Gainsborough proper came into being in 1924, founded by Balcon and Cutts, but it didn’t – couldn’t – stay still for long, scrabbling for finance and facilities everywhere from Munich to New York. It was not the only company to use Islington, and one of its most expensive productions, The Blackguard (1925), was made in Berlin. Gainsborough was lucky to keep going. For a while it was indeed “London’s Hollywood”: Balcon and Cutts, following the example set by Cutts with Wilcox, leaned heavily on the appeal of American stars. Somehow they managed to buy the studio from FP-L at the start of 1926, and Gainsborough’s first production as owner-occupier, Hitchcock’s all-British The Lodger (1926), with Ivor Novello, was hailed as a turning point in British cinema. Here Chapman is right to defend Cutts’s earlier achievements against the Hitchcockians, who have repeated Hitch’s gossip against him. Cutts’s The Rat (1925), also with Novello, was almost as much of a critical sensation as his former assistant’s first films.

The Lodger (1927)
The Lodger (Alfred Hitchcock, 1927)

It might be wondered whether the 1926-model Gainsborough, which had managed to get Novello under contract, could have prospered under the still difficult conditions confronting it; but almost as soon as The Lodger had been released, a profound change swept the industry. The prospect of the 1927 Cinematograph Act (or “Quota Act”), which did much to prevent the Hollywood majors’ iniquitous booking practices, and all but guaranteed an income to British producers, led to an investment spike, and also to the consolidation of the industry, once the dust had settled, into the two Hollywood-style vertically integrated combines that would dominate British cinema into the 1950s. Wilcox played no small role in the origins of the lesser of them, British International Pictures, later ABPC; Balcon, meanwhile, was somewhat reluctantly brought into the other, Gaumont-British, later part of the Rank colossus.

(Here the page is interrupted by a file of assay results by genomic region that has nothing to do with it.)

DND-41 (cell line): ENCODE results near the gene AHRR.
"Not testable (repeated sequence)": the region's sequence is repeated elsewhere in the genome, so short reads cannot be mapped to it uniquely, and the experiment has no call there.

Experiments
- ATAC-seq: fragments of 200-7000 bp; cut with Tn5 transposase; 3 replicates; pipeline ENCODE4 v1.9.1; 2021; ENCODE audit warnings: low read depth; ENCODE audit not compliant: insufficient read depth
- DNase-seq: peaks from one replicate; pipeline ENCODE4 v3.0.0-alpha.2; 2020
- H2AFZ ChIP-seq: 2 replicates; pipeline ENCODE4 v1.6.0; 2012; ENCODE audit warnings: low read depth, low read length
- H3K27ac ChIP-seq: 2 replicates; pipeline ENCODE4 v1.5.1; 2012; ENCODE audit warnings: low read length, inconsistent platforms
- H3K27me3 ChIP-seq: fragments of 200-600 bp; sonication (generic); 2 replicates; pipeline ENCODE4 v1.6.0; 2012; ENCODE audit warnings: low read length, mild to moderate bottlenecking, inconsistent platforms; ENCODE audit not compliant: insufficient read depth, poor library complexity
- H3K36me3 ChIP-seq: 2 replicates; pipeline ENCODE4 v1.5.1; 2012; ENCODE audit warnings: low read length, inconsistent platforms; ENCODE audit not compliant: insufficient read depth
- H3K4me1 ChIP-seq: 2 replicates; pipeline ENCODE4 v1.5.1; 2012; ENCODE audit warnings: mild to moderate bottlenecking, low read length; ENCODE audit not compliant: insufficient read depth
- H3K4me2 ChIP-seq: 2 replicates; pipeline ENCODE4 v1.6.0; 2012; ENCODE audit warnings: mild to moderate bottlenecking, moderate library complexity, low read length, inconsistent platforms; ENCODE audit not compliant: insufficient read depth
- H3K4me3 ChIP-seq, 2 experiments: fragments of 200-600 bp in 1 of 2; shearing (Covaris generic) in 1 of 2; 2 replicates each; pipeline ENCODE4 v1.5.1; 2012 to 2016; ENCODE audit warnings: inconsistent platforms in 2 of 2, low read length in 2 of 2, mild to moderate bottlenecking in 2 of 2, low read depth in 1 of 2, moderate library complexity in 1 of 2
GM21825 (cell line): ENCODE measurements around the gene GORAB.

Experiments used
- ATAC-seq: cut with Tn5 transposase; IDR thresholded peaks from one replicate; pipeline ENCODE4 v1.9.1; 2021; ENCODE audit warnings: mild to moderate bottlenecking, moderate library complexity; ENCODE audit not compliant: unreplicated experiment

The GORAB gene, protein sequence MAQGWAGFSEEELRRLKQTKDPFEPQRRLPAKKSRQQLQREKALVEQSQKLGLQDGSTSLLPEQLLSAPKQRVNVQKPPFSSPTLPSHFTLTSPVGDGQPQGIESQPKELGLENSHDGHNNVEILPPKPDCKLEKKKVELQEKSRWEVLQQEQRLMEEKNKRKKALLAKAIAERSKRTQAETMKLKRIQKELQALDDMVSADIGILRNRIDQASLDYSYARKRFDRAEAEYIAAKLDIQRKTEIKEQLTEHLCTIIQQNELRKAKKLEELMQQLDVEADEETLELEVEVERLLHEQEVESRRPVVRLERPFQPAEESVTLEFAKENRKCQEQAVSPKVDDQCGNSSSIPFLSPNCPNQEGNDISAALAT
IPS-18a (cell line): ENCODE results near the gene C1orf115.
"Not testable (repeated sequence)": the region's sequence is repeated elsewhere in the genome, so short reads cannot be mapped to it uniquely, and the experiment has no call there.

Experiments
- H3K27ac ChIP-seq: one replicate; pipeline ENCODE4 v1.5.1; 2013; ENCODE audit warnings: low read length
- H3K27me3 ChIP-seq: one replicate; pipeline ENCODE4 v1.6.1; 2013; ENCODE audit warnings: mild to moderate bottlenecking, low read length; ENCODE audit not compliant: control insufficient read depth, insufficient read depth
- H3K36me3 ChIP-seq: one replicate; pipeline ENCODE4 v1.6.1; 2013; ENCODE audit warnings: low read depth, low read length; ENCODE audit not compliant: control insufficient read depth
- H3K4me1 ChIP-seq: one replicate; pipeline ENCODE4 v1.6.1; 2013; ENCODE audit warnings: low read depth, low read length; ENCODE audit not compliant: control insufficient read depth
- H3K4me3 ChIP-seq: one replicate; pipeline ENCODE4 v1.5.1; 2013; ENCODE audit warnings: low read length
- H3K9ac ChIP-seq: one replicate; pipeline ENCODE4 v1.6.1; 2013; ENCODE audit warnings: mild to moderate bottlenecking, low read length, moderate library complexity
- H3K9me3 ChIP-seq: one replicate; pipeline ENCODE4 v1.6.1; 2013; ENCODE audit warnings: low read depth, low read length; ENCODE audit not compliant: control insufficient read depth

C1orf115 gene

After its incorporation into G-B in 1928, Hitchcock having departed for BIP, Gainsborough rather lost what identity it had managed to build up; according to Chapman, Balcon lost “the continuity of repeatedly working with specific directors”. And within months the studio – the whole industry – was thrown into a secondary crisis with the coming of synchronized sound. Chapman’s book ends in January 1930, when a great fire consumed much of the building, before a full talkie had been made there. Before long Balcon had moved over to Gaumont-British’s new complex at Lime Grove, where he was soon to be reunited with Hitchcock and Saville, and Islington became something of an overspill site.

Tribute to Hitchcock at the site of the Gainsborough Studio, now a block of flats
Tribute to Hitchcock at the site of the Gainsborough Studio, now a block of flats

Chapman’s book is comprehensive. He has culled from the trade papers and secondary sources almost all that can be profitably known about some of these mostly forgotten films, though on occasion a greater distance from the sources is required. The verdict of the trade papers, which had a tendency to breathless hyperbole, is too often repeated without interrogation. It will however be an invaluable resource for students of the period.

By Henry K Miller

Gary Chapman, London’s Hollywood: The Gainsborough Studio in the Silent Years by Gary Chapman, is published by Edditt Publishing, RRP £14.99 in paperback, £8.99 on Kindle and £27 in Hardback. Read more and order a copy here.